A Farmer in the Garden

I recently helped my friend, Josh, plant some seeds and starts on his farmland out in the Northeast Kingdom. Josh’s family has always produced vegetables on their small-scale farm for area farmers’ markets, but this year Josh is running the operation on his own.

When I visited Josh’s land, I got to help him plant some of the usual crops that I have in my small garden: tomatoes, squash, pumpkin, green beans… but the planting process was a little bit different here. Forget the gentle loosening of roots on the tomato starts. Just drop them a couple paces apart for the length of the field and then walk back through and quickly tuck them into the soil a few inches above the roots. And while in my small garden I planted every squash seed with an exaggerated amount of care, here we just opened up a small hole in the soil every three paces, dropped three or four seeds in, and were on our way.

It’s funny how long my friends and I took to plan and decide and gently dig up homes for plants in the small garden plot we have when I compare it to the farmers’ methods. But I guess it’s only fair; any farm must be at least 50 times the size of our garden. It wouldn’t be as big of a deal if two or three tomato plants didn’t survive on the farm since this is such a small fraction of the crop.

While I am not about to move away from the more gentle and tedious methods of the gardener, I’m glad to have a farmer friend as a resource. The next day, when Josh visited our garden, he shook his head when he saw how I, on hands and knees, meticulously plucked out small weeds from a bed of soil I hadn’t planted anything in yet. He grabbed a hoe and we broke up the weeds. I grabbed a small rake and pulled out many of  the larger weeds before scooping some of the smaller pieces up in my hands.

In all reality, the garden isn’t just a place to grow food. It’s a place to relax, work hard, get dirty and watch life grow. So, while the farmer has some shortcuts that will still yield a good crop, I know I’ll continue to take the longer and maybe more laborious route for my miniature field of vegetables. I’ll continue to use my farmer friends as a great resource for planting and pests and so on, but somehow the garden would still feel like a productive use of my time even if it failed to produce much of any food.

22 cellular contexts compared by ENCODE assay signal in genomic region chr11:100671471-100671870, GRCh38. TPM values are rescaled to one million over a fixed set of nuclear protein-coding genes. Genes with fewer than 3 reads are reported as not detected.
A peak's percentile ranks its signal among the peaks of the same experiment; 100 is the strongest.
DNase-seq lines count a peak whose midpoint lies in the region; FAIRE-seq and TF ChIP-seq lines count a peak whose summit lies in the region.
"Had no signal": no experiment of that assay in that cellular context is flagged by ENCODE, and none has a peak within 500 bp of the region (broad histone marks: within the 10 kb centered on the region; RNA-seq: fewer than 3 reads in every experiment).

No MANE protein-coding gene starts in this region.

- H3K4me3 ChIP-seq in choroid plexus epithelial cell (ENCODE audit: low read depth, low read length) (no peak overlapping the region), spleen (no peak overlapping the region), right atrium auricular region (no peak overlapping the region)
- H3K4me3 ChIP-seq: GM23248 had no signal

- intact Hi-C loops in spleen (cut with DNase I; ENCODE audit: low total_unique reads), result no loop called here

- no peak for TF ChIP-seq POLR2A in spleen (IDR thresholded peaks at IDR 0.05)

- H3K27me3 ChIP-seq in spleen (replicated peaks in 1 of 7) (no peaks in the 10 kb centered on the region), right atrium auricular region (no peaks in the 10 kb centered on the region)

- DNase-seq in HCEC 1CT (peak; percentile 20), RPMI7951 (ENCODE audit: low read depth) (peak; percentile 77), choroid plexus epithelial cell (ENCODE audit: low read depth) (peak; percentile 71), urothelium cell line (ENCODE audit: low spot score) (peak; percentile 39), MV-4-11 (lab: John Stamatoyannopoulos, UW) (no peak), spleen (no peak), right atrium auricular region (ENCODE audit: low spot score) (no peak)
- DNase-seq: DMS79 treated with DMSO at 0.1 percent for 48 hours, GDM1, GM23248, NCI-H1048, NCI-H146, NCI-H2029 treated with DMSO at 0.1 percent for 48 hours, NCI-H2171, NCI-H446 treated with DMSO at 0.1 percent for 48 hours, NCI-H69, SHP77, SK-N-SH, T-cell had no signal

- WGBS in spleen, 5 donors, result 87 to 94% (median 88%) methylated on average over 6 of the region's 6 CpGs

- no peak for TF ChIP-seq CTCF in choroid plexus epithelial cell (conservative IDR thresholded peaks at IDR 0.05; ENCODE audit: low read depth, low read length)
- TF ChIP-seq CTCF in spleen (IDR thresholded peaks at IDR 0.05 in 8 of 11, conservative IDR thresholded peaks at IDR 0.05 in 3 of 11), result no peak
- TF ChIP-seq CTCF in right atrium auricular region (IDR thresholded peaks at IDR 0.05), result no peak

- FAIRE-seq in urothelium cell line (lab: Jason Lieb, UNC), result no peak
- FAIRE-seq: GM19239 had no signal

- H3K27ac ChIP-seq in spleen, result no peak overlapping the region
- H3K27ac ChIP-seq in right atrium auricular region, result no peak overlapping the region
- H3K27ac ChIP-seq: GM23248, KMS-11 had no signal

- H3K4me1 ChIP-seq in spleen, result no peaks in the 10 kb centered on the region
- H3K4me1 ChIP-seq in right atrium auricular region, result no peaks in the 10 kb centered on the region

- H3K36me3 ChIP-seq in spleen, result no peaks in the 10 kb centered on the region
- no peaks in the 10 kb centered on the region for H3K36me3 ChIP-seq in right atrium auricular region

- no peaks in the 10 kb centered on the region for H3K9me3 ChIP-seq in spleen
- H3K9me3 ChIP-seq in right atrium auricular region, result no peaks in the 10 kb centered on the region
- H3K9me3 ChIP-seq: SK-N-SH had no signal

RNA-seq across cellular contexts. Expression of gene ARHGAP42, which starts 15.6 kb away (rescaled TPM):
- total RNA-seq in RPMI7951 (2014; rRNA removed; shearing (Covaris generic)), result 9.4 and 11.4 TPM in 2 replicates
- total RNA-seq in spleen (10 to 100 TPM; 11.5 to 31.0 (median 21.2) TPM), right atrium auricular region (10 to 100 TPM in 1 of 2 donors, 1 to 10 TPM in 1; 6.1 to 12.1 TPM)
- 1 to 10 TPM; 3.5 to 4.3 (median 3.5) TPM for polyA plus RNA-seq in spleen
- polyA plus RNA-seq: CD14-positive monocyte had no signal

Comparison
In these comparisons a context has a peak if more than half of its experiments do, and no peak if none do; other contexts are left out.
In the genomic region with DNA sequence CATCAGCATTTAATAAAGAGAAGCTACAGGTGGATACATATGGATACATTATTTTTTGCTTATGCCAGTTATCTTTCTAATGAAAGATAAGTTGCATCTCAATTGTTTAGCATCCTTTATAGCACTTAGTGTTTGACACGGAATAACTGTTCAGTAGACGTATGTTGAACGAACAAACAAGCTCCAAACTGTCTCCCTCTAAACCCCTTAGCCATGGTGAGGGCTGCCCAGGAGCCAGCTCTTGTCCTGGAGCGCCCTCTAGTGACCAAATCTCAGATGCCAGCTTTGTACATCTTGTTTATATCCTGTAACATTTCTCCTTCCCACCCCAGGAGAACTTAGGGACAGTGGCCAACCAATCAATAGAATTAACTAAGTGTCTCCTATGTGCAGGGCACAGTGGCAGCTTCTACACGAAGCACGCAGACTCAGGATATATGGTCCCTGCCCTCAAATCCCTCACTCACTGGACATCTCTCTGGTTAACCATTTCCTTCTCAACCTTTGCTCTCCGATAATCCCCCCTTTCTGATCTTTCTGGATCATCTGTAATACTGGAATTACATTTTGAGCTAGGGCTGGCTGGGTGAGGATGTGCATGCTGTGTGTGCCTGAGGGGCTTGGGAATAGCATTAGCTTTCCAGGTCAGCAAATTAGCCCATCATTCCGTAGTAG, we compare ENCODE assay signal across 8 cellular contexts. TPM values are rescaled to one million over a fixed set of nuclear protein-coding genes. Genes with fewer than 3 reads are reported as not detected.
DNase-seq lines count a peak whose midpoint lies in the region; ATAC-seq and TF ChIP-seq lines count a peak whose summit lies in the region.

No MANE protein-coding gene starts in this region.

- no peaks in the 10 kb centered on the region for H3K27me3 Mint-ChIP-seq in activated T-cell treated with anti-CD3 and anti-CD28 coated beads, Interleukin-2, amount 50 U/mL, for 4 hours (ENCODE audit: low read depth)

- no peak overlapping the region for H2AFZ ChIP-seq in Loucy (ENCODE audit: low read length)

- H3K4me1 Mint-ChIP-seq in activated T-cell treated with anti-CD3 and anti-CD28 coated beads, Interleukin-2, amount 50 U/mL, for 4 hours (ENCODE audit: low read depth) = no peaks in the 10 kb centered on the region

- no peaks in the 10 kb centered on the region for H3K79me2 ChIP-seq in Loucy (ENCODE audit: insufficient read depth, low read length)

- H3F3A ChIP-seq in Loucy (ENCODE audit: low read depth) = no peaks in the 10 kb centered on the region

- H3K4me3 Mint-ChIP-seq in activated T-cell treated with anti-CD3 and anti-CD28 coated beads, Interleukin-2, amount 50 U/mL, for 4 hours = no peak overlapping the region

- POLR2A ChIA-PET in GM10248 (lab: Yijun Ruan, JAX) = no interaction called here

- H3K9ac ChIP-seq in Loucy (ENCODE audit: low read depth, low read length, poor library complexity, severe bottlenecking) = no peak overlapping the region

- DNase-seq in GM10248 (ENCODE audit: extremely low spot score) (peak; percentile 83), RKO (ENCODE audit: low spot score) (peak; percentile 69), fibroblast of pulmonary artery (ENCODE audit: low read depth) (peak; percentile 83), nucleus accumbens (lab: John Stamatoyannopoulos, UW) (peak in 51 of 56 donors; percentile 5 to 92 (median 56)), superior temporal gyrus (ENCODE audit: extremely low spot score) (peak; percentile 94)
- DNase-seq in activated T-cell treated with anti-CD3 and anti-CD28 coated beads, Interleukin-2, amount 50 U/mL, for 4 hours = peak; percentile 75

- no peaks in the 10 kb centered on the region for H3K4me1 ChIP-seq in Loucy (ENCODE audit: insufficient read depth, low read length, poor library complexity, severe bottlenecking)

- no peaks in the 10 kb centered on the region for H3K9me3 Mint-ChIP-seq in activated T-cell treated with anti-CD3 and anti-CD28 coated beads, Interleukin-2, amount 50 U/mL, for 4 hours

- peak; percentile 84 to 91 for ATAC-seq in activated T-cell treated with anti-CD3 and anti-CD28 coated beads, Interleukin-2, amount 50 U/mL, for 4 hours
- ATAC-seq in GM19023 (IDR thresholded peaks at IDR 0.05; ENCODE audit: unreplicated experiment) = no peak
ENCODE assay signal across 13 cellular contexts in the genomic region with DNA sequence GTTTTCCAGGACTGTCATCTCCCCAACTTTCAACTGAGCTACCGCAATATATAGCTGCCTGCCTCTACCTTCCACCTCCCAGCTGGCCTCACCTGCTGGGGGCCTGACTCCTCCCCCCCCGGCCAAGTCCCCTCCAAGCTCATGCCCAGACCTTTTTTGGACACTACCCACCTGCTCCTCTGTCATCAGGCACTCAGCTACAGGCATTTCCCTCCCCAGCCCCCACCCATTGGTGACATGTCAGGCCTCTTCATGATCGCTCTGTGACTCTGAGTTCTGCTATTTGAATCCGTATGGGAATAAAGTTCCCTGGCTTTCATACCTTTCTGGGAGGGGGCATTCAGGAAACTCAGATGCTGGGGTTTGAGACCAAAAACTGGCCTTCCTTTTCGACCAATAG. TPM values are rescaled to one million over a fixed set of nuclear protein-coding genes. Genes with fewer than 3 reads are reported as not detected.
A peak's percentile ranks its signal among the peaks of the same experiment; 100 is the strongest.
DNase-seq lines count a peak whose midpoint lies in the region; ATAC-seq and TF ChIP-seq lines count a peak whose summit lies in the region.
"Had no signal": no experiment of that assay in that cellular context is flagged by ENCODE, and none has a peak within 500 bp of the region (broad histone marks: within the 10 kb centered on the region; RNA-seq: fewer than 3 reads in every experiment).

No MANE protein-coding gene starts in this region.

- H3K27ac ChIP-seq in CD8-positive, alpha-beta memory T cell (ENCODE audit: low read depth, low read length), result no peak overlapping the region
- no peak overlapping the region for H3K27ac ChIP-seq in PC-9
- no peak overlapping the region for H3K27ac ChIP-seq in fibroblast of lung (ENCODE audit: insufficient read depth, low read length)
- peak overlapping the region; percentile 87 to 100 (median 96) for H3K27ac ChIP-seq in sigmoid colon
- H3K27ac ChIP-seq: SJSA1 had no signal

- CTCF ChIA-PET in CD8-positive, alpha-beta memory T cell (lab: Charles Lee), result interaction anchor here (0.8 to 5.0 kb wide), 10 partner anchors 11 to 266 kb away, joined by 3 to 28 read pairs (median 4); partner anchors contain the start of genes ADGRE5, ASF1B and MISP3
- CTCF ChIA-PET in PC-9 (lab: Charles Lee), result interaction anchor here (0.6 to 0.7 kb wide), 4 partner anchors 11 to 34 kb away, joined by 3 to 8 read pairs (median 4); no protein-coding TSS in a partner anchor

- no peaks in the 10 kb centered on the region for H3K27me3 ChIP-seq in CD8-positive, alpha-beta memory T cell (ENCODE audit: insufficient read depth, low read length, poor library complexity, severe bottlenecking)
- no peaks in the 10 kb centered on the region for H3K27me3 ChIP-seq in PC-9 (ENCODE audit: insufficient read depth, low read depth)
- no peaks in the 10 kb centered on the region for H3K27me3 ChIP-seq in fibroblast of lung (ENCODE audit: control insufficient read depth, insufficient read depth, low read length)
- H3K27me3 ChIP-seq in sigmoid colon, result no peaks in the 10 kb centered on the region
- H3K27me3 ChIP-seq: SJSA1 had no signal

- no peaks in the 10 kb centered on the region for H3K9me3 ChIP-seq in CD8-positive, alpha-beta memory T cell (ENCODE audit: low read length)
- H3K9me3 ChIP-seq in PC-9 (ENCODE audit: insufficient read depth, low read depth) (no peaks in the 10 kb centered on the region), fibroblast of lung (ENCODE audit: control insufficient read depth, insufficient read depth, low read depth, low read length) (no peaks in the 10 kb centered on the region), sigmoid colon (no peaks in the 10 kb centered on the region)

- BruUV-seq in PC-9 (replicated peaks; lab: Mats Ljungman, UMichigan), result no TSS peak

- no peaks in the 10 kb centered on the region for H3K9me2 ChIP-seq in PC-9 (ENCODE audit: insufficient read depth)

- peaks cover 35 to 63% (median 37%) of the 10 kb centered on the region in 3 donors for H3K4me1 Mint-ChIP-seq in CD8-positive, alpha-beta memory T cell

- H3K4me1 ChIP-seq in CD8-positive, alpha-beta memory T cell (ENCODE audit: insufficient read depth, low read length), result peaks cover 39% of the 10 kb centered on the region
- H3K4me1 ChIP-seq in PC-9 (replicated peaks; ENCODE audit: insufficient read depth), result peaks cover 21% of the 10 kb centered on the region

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One of the Perks of Joining a Community Garden Plot

This weekend, in anticipation for digging into my own garden plot, I attended an event on cold frame building and season extension at one of the community gardens in town. Well… actually, the workshop had to be rescheduled because the workshop leader wasn’t able to make it…

But if you ask me, that didn’t really even matter. While I was interested in learning about cold frames, I was also attending simply because I wanted to see this community garden space and meet other gardeners.

And, on that note, the workshop actually had a pretty small turnout… there were four of us present – two of whom were assisting with the event – which means really just me and one other person – Natalie* – were officially attending the workshop.

I have to admit that generally, when I think about who attends these kinds of workshops, I expect to see that stereotypical experienced gardener who arrives in grungy jeans and sneakers with calloused hands. Natalie didn’t fit this description at all with her manicured nails, sunglasses, and a short latte cup. Having moved to Vermont just recently from the South where there is a year-round growing season, I think Natalie’s motivation for attending the workshop was similar to my own: she just wanted to meet other gardeners and learn a few things as she started her own community garden plot.

Ground cherry seeds in their tomatillo-like pods

And while the workshop didn’t happen, Natalie and I still were offered some great resources. Natalie was set up with a trowel, a pot, and a little direction for transplanting some mint which she took home, and then we were both introduced to ground cherries – which are best described as a small, pineapple-like relative to the cherry tomato. Seed pods from last year’s ground cherries littered a few of the garden beds, and I stuffed a big handful of these into my coat pocket.